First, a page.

Weaning Australia from coal power via an increased reliance on gas is not the climate and energy cure-all it is cracked up to be, a new report has warned – and offers little reduction in emissions and, crucially, no relief from rising power prices.
In a report published on Thursday, the Climate Council said Australia’s transition away from fossil fuels should not include gas, if the nation was to be serious about its international commitments to tackle climate change, as well as local efforts to transform the ageing electricity market.
It’s a view that is fervently supported by Climate Councillor and energy sector veteran Andrew Stock, who oversaw development of the last three large gas power stations built on the east coast.
“Australia’s massive expansion of international gas exports is pushing up power prices here on home soil,” said Stock in comments accompanying the release of the report.
“We’re now in a situation where Australia has over-committed to its gas exports, resulting in even steeper domestic prices. Prices will only rise into the future,” he said.
Stock said using gas power as a stop-gap to transition to renewable energy and storage technology was not only financially risky, but would lock in up to a billion tonnes of extra pollution over future decades.
As the report notes, old gas plants in Australia, such as Torrens Island, are just as polluting as coal fired power stations. Newer plants, while less polluting than coal, aren’t much better once the entire supply chain of production is considered.
“Relying on gas requires a dramatic expansion in infrastructure, thousands more unconventional gas wells and brings substantial stranded asset risks.
“The point is – we can do the job of reaching zero emissions power well before 2050 without gas,” he said, adding we can do it “much cheaper with renewables”
Climate Councillor and former President of BP Australasia Greg Bourne said the clear message was, to leave the majority of Australia’s gas reserves in the ground.
“Don’t believe the hype,” Bourne said on Thursday. “Any perceived climate benefits for gas are short-term and potentially cancelled out with methane emissions created from gas production and its supply chain.
“Gas prices have been rising and all the evidence shows they will keep rising,” he said. “In contrast our report shows that renewable energy is now cost competitive with gas.”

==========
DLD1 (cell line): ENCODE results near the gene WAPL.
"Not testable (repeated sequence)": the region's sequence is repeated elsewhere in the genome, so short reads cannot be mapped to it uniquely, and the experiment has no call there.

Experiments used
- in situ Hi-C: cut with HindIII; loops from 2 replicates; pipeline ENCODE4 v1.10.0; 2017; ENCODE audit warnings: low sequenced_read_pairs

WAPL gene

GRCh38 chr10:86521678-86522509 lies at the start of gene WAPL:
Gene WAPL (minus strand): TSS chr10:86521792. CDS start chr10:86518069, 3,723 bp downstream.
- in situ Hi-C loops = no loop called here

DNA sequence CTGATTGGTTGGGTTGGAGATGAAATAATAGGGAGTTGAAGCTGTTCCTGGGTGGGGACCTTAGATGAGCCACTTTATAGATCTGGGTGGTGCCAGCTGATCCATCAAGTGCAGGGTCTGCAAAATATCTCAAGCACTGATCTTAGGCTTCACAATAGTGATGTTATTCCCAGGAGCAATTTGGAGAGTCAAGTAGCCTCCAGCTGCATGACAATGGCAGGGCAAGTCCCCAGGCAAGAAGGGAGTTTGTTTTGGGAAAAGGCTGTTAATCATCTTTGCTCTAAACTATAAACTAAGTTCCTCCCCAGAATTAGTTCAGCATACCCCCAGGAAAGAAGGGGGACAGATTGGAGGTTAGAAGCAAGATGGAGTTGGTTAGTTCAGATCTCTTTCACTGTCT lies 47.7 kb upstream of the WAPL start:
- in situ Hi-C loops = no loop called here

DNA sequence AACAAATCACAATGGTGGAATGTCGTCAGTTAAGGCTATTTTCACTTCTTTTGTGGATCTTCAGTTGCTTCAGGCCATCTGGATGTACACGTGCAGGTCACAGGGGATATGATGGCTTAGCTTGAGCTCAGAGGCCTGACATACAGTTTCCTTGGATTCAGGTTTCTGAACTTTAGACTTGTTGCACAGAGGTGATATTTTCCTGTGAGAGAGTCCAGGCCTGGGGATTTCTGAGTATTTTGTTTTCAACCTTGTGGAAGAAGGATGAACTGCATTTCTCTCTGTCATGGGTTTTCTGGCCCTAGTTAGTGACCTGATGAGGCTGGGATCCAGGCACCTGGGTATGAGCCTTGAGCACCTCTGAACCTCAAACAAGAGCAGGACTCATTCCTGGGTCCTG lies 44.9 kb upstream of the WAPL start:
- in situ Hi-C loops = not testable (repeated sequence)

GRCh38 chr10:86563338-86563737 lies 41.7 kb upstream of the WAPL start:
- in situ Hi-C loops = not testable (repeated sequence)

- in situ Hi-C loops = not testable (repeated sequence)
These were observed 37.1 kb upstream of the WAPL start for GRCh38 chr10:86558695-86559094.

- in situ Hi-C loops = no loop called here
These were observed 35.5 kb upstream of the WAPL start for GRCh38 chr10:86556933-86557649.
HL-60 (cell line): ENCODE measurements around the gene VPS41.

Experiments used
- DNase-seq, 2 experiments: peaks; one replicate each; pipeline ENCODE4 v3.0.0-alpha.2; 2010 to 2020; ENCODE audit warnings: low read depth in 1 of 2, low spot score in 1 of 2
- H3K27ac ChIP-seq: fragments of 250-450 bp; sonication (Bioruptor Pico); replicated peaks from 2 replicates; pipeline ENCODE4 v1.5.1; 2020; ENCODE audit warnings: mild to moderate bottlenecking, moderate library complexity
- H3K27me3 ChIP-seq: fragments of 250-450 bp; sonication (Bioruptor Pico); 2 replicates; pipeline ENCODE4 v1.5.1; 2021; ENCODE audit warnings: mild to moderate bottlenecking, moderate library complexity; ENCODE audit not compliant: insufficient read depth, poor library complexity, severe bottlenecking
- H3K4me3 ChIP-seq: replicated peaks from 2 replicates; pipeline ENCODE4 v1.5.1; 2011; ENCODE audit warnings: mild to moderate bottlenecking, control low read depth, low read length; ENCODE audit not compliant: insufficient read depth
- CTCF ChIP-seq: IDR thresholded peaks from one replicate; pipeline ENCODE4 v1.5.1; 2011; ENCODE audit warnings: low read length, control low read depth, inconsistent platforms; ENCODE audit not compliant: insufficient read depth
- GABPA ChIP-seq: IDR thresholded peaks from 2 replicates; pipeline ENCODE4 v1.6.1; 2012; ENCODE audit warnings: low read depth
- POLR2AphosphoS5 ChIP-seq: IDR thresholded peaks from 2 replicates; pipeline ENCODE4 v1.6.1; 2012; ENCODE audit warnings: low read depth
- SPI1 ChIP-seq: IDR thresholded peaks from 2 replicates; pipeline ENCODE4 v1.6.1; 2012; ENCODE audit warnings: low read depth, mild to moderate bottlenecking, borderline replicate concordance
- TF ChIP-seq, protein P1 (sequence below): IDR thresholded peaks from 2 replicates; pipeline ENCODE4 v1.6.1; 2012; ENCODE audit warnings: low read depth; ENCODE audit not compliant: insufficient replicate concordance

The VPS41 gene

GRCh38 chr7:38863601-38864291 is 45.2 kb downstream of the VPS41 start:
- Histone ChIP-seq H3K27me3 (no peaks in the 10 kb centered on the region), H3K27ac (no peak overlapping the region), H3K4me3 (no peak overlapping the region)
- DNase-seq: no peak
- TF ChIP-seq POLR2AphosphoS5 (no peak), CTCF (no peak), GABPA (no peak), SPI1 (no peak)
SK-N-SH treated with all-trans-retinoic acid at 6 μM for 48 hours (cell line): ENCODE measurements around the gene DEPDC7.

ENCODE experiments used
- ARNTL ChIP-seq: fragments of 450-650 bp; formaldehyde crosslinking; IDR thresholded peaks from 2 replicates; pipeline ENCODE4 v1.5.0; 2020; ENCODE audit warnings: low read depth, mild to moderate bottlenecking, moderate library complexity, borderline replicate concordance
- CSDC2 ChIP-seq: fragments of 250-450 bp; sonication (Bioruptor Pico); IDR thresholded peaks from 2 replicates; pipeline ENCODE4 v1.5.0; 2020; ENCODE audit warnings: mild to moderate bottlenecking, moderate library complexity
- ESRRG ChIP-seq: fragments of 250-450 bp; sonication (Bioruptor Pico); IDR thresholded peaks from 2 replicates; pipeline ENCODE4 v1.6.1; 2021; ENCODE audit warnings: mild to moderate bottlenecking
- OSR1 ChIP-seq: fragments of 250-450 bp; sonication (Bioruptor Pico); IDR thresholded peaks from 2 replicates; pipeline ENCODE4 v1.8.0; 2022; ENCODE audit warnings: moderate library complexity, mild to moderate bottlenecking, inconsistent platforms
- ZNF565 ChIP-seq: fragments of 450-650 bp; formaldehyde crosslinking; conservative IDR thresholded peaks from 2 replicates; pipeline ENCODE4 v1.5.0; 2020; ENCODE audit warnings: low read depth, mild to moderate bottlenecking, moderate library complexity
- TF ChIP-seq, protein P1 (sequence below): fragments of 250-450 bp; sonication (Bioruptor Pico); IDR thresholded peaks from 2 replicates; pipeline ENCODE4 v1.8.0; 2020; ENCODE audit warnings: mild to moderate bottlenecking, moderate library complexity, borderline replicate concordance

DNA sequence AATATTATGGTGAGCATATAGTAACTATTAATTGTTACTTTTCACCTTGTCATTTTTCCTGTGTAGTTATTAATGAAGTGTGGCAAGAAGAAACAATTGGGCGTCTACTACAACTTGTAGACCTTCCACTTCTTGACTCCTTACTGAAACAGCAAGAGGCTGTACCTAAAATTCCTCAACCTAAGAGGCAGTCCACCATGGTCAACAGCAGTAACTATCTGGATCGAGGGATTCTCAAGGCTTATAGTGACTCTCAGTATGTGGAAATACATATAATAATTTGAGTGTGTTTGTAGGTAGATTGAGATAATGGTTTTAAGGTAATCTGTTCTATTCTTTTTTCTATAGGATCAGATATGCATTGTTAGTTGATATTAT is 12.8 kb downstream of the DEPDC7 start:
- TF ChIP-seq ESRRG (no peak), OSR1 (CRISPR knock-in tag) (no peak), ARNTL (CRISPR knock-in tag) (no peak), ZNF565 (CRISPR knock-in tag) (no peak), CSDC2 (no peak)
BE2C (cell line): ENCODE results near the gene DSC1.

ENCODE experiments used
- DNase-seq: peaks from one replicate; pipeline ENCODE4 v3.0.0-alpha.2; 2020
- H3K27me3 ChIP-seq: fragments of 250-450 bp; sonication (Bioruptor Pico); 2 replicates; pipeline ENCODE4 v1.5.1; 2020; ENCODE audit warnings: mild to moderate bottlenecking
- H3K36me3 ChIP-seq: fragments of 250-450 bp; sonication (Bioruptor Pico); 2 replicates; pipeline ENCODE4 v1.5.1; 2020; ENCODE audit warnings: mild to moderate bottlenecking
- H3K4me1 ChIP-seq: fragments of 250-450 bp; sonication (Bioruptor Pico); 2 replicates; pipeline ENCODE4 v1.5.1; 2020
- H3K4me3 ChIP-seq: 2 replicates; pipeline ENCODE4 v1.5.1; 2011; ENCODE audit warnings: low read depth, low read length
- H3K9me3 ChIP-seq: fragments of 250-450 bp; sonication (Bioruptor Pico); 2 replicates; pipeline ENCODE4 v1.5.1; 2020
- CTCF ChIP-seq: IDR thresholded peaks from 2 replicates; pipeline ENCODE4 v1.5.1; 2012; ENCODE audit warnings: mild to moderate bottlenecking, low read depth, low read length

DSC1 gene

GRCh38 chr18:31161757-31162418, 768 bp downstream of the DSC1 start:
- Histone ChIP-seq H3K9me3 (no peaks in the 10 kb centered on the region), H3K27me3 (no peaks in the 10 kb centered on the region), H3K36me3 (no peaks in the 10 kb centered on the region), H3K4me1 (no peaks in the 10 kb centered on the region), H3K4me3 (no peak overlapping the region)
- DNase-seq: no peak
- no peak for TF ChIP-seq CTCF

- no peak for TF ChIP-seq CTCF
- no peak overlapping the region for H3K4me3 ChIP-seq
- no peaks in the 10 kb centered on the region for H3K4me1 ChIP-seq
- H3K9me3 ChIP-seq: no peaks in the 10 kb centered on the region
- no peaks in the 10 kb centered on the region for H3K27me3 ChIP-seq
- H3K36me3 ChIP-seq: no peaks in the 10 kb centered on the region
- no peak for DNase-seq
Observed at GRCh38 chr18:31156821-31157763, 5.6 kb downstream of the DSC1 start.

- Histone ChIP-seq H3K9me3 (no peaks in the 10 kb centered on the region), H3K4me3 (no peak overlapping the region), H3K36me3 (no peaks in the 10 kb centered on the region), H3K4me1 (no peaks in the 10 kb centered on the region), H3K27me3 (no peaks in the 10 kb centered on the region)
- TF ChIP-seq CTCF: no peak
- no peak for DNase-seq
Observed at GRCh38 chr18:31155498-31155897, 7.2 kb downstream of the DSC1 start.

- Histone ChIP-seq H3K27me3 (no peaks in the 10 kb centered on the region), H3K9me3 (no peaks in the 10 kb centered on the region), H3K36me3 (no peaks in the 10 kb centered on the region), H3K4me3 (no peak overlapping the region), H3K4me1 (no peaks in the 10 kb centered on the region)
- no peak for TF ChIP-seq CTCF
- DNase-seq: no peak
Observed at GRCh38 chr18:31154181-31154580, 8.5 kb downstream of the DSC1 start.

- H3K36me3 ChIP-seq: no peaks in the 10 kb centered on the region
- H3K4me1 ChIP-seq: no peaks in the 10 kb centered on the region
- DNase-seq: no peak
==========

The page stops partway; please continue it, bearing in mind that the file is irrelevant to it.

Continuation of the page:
This is an important point, particularly as conservative politicians and media sources continue to seek to blame wind energy, and large-scale renewables in general, for power price spikes in South Australia and the rest of the country.
As we have noted, the people who actually run and regulate the grid have made it clear that these price spikes have been caused primarily by the huge rises in gas prices to record levels, and supply constraints on main transmission lines – a trend that is illustrated in the MEI graph below.
And as we have also noted, South Australia – and other states – used to regularly suffer big price spikes of $5,000/MWh or more, before the arrival of wind and solar. Again, that was caused then by the high cost of gas and the costs of meeting demand peaks that have largely been removed by rooftop solar.
As the Climate Council report explains it, Australia’s LNG exports are pushing up the price of gas power at the expense of Australian households and business because domestic gas prices are now inextricably linked to world market prices for oil – a link that will continue for the foreseeable future.
Meanwhile, says Stock: “Clean, smart, affordable renewable energy power is available now.
“Technologies such as solar thermal, hydro and biomass plants can meet demand for electricity in Australia at all times of the day as well as meeting technical requirements for grid stability.
“Combining these technologies with wind, solar PV, and large-scale energy storage, can meet electricity demand round-the-clock, without locking in future emissions, or volatile high power prices.”
The report concludes that, in terms of gas, existing generators “may have a role in complementing wind and solar power while a broader range of renewable power sources are scaled up.”
And it recommends that policy makers focus on a national transition plan for Australia’s electricity system that ramps up a diverse range of renewables, energy efficiency measures, and storage technologies to phase out fossil fuelled electricity generation over the next two to three decades.
As part of this, it says governments should incentivise greater interconnection between states, increased competition in the electricity market, and a more distributed system spread over a range of technologies.
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